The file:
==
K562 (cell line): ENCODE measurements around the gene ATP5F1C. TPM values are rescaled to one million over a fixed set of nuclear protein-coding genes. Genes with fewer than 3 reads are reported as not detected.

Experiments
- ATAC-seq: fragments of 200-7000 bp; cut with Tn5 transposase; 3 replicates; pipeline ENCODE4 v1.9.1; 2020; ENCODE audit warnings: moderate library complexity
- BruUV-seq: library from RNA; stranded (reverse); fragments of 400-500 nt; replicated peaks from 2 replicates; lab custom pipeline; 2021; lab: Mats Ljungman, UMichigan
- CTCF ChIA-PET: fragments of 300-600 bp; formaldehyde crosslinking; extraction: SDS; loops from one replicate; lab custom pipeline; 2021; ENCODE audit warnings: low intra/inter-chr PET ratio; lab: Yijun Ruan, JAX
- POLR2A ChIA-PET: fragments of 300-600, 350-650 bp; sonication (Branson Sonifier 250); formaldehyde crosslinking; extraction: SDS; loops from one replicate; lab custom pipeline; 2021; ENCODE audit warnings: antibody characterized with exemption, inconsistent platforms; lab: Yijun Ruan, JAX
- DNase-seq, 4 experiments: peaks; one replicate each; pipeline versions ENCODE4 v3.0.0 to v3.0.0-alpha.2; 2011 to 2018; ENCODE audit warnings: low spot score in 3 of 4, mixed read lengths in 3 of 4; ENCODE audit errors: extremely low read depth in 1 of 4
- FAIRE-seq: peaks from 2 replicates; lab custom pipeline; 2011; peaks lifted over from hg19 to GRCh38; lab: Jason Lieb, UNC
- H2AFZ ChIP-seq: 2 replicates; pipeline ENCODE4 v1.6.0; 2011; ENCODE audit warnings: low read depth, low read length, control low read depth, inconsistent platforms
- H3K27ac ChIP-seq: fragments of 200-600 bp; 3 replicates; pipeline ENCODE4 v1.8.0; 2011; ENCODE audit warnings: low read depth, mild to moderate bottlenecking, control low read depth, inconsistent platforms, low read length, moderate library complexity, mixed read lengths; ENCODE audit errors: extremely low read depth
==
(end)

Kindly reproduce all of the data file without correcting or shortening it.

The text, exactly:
K562 (cell line): ENCODE measurements around the gene ATP5F1C. TPM values are rescaled to one million over a fixed set of nuclear protein-coding genes. Genes with fewer than 3 reads are reported as not detected.

Experiments
- ATAC-seq: fragments of 200-7000 bp; cut with Tn5 transposase; 3 replicates; pipeline ENCODE4 v1.9.1; 2020; ENCODE audit warnings: moderate library complexity
- BruUV-seq: library from RNA; stranded (reverse); fragments of 400-500 nt; replicated peaks from 2 replicates; lab custom pipeline; 2021; lab: Mats Ljungman, UMichigan
- CTCF ChIA-PET: fragments of 300-600 bp; formaldehyde crosslinking; extraction: SDS; loops from one replicate; lab custom pipeline; 2021; ENCODE audit warnings: low intra/inter-chr PET ratio; lab: Yijun Ruan, JAX
- POLR2A ChIA-PET: fragments of 300-600, 350-650 bp; sonication (Branson Sonifier 250); formaldehyde crosslinking; extraction: SDS; loops from one replicate; lab custom pipeline; 2021; ENCODE audit warnings: antibody characterized with exemption, inconsistent platforms; lab: Yijun Ruan, JAX
- DNase-seq, 4 experiments: peaks; one replicate each; pipeline versions ENCODE4 v3.0.0 to v3.0.0-alpha.2; 2011 to 2018; ENCODE audit warnings: low spot score in 3 of 4, mixed read lengths in 3 of 4; ENCODE audit errors: extremely low read depth in 1 of 4
- FAIRE-seq: peaks from 2 replicates; lab custom pipeline; 2011; peaks lifted over from hg19 to GRCh38; lab: Jason Lieb, UNC
- H2AFZ ChIP-seq: 2 replicates; pipeline ENCODE4 v1.6.0; 2011; ENCODE audit warnings: low read depth, low read length, control low read depth, inconsistent platforms
- H3K27ac ChIP-seq: fragments of 200-600 bp; 3 replicates; pipeline ENCODE4 v1.8.0; 2011; ENCODE audit warnings: low read depth, mild to moderate bottlenecking, control low read depth, inconsistent platforms, low read length, moderate library complexity, mixed read lengths; ENCODE audit errors: extremely low read depth